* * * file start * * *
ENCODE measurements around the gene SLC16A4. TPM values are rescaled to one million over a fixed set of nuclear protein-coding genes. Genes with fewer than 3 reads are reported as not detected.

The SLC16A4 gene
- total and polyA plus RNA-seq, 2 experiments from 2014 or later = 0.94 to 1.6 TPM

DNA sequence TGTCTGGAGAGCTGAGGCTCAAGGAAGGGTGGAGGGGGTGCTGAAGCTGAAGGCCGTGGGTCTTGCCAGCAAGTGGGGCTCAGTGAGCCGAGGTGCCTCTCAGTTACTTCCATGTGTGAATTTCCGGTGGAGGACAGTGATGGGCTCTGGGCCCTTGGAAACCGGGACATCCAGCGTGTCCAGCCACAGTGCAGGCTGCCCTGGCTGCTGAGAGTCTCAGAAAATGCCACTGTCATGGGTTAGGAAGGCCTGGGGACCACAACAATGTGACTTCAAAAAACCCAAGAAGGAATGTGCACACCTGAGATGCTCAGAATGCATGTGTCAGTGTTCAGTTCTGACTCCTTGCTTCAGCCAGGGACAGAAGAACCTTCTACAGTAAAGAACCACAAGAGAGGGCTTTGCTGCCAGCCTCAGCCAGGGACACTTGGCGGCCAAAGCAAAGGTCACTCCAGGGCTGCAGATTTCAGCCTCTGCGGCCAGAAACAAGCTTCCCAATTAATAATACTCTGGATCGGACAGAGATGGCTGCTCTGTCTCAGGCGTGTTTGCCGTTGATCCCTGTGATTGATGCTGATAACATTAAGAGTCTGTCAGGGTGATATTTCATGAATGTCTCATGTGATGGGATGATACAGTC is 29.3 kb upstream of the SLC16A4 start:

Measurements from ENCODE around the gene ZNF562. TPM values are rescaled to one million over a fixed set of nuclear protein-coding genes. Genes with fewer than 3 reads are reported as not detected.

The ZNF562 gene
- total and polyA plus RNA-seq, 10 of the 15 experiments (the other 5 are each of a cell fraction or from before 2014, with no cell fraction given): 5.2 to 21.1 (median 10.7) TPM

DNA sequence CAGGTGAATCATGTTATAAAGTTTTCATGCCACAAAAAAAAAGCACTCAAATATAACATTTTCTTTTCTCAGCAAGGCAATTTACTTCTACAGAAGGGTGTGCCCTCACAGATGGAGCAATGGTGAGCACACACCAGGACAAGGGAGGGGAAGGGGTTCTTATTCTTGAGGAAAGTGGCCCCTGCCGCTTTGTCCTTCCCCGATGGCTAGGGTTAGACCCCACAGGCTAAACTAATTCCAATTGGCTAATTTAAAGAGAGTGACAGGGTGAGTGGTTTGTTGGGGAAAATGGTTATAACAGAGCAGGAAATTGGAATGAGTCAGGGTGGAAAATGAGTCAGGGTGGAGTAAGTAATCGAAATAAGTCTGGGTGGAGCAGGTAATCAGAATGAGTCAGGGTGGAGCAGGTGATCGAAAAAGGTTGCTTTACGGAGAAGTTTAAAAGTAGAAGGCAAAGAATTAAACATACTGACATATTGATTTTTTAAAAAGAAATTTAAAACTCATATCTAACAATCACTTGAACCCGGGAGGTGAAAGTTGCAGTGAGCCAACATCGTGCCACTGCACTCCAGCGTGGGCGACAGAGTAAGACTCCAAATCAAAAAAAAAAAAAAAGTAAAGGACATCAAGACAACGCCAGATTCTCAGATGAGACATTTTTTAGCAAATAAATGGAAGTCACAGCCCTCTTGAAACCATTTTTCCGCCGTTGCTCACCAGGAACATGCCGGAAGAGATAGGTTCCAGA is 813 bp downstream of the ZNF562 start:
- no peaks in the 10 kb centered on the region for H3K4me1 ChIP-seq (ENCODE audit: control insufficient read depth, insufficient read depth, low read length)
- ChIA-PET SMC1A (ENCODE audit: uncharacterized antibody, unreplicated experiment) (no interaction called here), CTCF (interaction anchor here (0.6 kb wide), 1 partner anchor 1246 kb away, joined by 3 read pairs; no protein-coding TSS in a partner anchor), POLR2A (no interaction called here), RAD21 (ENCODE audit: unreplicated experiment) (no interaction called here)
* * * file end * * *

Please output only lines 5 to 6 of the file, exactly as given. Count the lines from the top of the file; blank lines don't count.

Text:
Measurements from ENCODE around the gene ZNF562. TPM values are rescaled to one million over a fixed set of nuclear protein-coding genes. Genes with fewer than 3 reads are reported as not detected.

The ZNF562 gene